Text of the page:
PT: Can you share some of your challenges on the field?
Christybelle: Sometimes, when you get to some communities and you write to them seeking permission, you experience bottlenecks. In some places in the North when you are trying to bring in programmes like family planning, it is difficult. The women tell you they can’t stop having children until God stops them.
PT: You have seen the level of poverty and insecurity in society, what will you say triggers it? How do you think this can be solved?
Christybelle: It’s a chain reaction, how do you change it when so many children are not properly educated and are roaming the streets. To break this you have to get them informed.
PT: Our population is growing, do you think this has also contributed to this?
Christybelle: Yes, I have a small family and I know the cost of taking care of these children, how much more a man who has 19 children. That why we are having issues of terrorism and kidnapping. These are children who could not get the paternal care they need, so they go into the street to care for themselves. If you don’t take care of them, they might become prey in the hands of the predator. We also believe in teaching a man how to fish is more sustainable and will reduce the level of insecurity and poverty. If the almajiris in the northern part were educated and empowered there would have been less insecurity in the northern part.
PT: Going forward, what do you think the solution could be?
Christybelle: Empower our women, who are the foundations of families. Take the children off the streets. We should put in relevant policies that target our women and children. If everything was working for them (women, children), I don’t think we will have the level of crime and insecurity we have now.
These children feel how can one man come and acquire the whole wealth that belongs to an entire state. When you are put in a leadership position, you are expected to provide basic amenities. But is this always so? The time will come when the children you don’t provide for will fight you or your children.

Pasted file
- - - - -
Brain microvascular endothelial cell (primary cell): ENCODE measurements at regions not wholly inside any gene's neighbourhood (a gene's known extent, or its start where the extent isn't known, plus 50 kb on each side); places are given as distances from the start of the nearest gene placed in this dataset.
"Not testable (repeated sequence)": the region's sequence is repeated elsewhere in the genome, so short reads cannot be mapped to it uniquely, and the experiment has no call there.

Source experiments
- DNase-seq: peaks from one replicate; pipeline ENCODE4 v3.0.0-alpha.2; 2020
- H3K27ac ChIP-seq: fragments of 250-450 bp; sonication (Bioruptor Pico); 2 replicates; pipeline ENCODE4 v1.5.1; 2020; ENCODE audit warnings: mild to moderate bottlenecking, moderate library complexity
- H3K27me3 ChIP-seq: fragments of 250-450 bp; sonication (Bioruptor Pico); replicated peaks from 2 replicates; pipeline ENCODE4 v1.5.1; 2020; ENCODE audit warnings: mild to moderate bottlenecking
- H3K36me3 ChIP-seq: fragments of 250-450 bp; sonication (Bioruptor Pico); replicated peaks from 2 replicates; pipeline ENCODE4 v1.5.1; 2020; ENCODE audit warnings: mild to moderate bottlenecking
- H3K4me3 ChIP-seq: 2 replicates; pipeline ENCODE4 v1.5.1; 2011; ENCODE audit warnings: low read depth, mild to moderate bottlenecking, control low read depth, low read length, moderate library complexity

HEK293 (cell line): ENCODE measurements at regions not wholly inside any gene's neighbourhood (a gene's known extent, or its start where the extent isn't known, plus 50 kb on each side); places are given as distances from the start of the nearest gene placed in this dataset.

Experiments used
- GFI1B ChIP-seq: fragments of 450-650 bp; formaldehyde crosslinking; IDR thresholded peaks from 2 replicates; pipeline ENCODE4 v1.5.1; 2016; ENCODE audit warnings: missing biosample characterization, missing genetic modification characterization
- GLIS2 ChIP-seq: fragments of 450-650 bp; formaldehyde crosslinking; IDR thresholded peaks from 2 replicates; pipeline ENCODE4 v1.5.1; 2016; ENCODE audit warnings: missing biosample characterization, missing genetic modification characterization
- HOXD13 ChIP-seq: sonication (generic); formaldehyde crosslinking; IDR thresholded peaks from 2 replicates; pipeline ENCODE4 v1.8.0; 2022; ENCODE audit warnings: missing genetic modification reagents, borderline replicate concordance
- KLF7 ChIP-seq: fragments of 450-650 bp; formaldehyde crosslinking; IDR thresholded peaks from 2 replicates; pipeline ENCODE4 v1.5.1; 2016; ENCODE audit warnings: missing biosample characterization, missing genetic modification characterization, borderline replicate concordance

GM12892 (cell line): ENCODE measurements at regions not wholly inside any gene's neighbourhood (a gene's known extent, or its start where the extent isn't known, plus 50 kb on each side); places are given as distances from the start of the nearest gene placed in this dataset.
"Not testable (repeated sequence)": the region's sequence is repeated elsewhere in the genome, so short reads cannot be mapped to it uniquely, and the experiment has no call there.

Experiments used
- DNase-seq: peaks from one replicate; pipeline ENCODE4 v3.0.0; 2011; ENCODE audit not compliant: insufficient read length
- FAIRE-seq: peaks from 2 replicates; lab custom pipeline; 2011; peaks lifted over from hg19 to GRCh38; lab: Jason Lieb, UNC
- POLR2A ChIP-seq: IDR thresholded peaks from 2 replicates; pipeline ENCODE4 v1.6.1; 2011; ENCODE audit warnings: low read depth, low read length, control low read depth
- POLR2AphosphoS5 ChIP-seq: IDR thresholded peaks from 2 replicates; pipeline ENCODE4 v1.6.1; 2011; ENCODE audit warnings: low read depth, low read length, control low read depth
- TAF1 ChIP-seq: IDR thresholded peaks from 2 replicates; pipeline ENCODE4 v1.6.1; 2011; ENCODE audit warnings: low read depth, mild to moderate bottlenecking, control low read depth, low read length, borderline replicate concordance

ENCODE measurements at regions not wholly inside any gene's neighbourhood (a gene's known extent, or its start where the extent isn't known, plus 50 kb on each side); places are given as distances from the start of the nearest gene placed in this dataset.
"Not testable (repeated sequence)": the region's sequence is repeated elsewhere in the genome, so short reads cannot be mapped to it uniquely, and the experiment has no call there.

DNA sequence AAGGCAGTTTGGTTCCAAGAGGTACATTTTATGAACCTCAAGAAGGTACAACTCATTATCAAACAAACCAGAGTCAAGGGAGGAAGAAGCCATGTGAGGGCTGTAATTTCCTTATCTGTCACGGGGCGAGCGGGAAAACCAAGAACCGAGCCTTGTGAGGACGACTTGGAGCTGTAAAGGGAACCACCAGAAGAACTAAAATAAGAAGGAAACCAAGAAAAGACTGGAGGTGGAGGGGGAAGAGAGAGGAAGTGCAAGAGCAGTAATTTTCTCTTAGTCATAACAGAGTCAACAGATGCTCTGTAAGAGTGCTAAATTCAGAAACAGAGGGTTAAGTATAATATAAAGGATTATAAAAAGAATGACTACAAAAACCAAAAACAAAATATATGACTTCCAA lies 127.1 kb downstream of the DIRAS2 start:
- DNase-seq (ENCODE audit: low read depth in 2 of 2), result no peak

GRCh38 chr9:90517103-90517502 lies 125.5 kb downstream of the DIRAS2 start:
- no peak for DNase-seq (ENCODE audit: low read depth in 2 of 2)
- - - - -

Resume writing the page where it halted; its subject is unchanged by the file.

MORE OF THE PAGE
PT: What are the programmes you have planned?
Christybelle: We have an ongoing programme which we started in March to commemorate the day of the women globally. It is called ‘Women rising against poverty’. We started March 20. We have empowered some women with start-up funds to boost or start a new business. The next programme that we are going to be doing after concluding this is Menstrual Hygiene, where we will create awareness in rural areas and distribute sanitary pads.
In September, we will continue our regular ‘Resume back to school’, where we support children from low-income families with necessities to be able to excel in life. We donate free books, bags and other accessories. Those who are not able to pay their schools fees, we place them under our scholarship.
PT: Any interesting experience on the field you would like to share?
Christybelle: Two. There was a child I saw her by the roadside one day, she was supposed to go to school, but I saw her crying. I asked what was wrong. She said they were supposed to be writing an exam in the coming week but she is yet to pay her fees. That was in 2019. We didn’t want her to miss that term so we spoke with her mum, paid her fees and since then she has been under our scholarship.
During one of our programmes on Menstrual Hygiene, we visited a school in Zaria. There we saw over 300 students, sitting on the floor, no seats. I came back to Abuja, mobilised funds and we bought 300 desks for them. There are many more stories.
PT: So what motivates you?
Christybelle: Seeing smiles on people’s faces and making the world a better place.